'Island City': Film Review
Three tragi-comic tales convey the flavor of today’s Mumbai.
The unique flavor of modern life in Mumbai is skillfully captured in the sly tragi-comedy Island City, which won best director laurels for filmmaker Ruchika Oberoi on its bow in Venice Days, before starting on a brisk festival life. Three very different stories coyly overlap in this sure-footed Hindi-language first feature, which entertains without deeply involving the viewer in the rather surreal characters’ dilemmas. Alienation is the common theme, but it is handled lightly and perceptively.
In the first story, “Fun Committee,” a Dilbert-like employee works nose to the grindstone in a big, modern white office. Though Chaturvedi (Vinay Pathak, who has the poker face of a silent comedian) does his best to stay in the background, he unexpectedly wins a fun day in the shopping mall, which the company obliges him to enjoy. Diligently following a sort of treasure hunt, he ends up crossing wires with a terrorist who is trying to find the parts to an assault rifle. The weird Big Brother tale is beautifully lit as an uneasy future world by cinematographer Sylvester Fonseca, but suffers from being too bitterly over-the-top to care about, one way or another.
Oberoi has more empathy with her female protags in the next episodes. “The Ghost in the Machine” refers to another office worker who is in the hospital on life support, hovering between life and death following an unfortunate incident at work. His wife (the charming Amruta Subhash) dutifully goes through the motions of pre-bereavement, but soon realizes his absence has its advantages. The most obvious is the family’s purchase of a previously off-limits television, and they soon become happy addicts of the hilariously kitsch “Purushottam” TV series. Simple but with much to smile at, it’s the most successful of the trio of stories.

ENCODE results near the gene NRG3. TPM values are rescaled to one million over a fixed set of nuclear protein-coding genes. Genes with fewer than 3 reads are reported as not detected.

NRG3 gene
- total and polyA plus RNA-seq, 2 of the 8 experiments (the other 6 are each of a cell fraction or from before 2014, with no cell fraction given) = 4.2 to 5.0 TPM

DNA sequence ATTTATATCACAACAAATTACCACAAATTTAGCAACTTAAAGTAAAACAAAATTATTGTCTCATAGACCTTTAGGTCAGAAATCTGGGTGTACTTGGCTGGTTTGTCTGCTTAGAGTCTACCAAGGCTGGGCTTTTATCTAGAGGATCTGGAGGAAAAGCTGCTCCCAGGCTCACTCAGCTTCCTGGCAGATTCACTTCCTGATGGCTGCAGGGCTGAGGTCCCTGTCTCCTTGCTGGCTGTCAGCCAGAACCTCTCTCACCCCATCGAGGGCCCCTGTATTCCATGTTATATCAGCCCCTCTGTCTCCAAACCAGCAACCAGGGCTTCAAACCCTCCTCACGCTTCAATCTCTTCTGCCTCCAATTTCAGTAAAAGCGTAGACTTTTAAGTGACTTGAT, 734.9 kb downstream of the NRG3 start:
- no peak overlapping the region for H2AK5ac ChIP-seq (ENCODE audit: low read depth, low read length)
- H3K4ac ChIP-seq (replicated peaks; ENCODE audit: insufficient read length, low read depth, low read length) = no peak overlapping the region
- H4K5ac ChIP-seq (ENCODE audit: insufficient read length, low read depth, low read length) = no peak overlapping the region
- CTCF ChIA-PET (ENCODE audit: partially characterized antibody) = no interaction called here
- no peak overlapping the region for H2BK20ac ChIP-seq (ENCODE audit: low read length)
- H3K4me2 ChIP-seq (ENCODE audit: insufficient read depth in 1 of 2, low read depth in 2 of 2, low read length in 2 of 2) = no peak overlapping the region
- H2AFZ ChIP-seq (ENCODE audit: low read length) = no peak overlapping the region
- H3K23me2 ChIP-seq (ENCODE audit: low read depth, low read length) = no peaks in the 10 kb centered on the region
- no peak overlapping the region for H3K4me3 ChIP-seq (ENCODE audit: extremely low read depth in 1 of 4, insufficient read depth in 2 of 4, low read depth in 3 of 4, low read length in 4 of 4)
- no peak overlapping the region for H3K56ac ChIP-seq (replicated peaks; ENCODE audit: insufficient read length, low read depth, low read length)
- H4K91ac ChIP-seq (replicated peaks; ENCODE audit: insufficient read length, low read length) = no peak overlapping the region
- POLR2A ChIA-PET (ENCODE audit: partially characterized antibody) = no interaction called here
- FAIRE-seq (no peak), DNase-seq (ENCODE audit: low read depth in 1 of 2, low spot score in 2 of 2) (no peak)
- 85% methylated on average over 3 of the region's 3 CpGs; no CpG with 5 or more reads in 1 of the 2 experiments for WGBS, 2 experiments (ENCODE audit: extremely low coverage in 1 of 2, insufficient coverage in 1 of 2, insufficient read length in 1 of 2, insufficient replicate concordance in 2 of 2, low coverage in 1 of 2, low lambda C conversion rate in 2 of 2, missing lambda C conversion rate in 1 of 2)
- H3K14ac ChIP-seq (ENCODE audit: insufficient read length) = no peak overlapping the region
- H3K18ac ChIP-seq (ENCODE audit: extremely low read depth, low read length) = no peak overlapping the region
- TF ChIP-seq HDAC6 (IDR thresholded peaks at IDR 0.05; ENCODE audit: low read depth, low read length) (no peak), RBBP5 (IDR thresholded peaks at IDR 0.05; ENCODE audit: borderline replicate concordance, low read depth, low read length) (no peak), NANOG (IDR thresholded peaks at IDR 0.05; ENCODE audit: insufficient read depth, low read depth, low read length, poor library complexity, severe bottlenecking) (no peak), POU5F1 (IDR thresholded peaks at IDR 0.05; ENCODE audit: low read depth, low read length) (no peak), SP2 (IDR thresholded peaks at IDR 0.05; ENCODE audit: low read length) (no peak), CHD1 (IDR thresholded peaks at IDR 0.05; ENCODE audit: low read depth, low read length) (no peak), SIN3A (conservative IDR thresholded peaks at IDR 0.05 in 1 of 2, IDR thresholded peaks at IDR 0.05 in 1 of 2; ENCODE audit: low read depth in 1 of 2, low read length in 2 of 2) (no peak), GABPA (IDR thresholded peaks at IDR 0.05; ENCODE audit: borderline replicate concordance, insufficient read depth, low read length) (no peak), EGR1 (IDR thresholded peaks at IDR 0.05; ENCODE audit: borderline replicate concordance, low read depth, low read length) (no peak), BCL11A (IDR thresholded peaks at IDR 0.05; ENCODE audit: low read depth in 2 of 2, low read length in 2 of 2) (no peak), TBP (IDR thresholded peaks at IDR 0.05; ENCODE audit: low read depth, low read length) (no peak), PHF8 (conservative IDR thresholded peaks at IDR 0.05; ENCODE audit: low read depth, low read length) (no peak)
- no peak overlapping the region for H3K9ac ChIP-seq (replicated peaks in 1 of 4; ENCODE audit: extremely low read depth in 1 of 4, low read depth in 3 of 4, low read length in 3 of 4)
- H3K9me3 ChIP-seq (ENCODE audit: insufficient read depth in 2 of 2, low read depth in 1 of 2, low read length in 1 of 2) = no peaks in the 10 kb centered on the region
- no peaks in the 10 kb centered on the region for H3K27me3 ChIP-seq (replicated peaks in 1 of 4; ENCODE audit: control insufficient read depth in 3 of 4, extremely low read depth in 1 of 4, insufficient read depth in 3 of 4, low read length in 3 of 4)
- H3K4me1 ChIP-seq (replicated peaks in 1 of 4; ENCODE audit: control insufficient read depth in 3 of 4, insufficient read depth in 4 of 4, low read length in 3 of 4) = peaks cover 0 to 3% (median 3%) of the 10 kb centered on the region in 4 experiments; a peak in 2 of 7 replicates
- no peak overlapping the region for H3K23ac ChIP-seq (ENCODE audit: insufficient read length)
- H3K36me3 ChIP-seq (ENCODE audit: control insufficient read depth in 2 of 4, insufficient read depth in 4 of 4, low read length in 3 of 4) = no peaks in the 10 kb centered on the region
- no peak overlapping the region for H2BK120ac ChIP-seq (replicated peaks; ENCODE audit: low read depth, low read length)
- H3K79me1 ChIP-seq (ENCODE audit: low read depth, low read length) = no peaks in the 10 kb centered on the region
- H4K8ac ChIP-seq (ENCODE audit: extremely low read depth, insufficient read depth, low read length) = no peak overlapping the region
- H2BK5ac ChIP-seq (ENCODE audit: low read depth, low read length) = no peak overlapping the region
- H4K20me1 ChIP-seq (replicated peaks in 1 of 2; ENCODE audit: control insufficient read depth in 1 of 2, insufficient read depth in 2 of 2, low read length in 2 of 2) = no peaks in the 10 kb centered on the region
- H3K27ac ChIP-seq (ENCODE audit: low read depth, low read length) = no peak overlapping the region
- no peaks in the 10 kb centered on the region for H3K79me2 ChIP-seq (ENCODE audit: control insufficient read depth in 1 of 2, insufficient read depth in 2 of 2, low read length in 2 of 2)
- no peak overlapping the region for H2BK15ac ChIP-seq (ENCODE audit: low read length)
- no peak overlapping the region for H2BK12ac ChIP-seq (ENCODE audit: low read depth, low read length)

The fine young actress Tannishtha Chatterjee is the moving heroine of “Contact,” an ambiguous love story that starts when she receives anonymous love letters with lines like, “Only I see your beautiful soul.” Her grubby backstreet neighborhood with its smoggy poverty, the joyless atmosphere of the run-down printing press where she works and her cramped, loveless home make it clear why she would let a wild dream overwhelm her. The sensitive letter-writer is the diametric opposite of her real-world fiancé (Chandan Roy Sanyal), a tough, foul-mouthed street denizen who seems to love her in his own crass way. Though the suspense ends in a glib conclusion, Chatterjee has quietly scored enough emotional points to make the tale satisfying.
Production company: National Film Development Corp.
Cast: Vinay Pathak, Amruta Subhash, Tannishtha Chatterjee, Chandan Roy Sanyal, Samir Kochhar, Uttara Baokar, Ashwin Mushran, Sana Sheikh
Director-screenwriter: Ruchika Oberoi
Producer: Nina Lath Gupta
Associate producer: Sahab Narain
Executive producer: Vikramjit Roy
Director of photography: Sylvester Fonseca
Production designer: Krishnendu Chowdhury
Costume designers: Anirban Haldar, Rajesh Kumar
Editor: Hemanti Sarkar
Music: Sagar Desai
World sales: Stray Dogs
Not rated, 110 minutes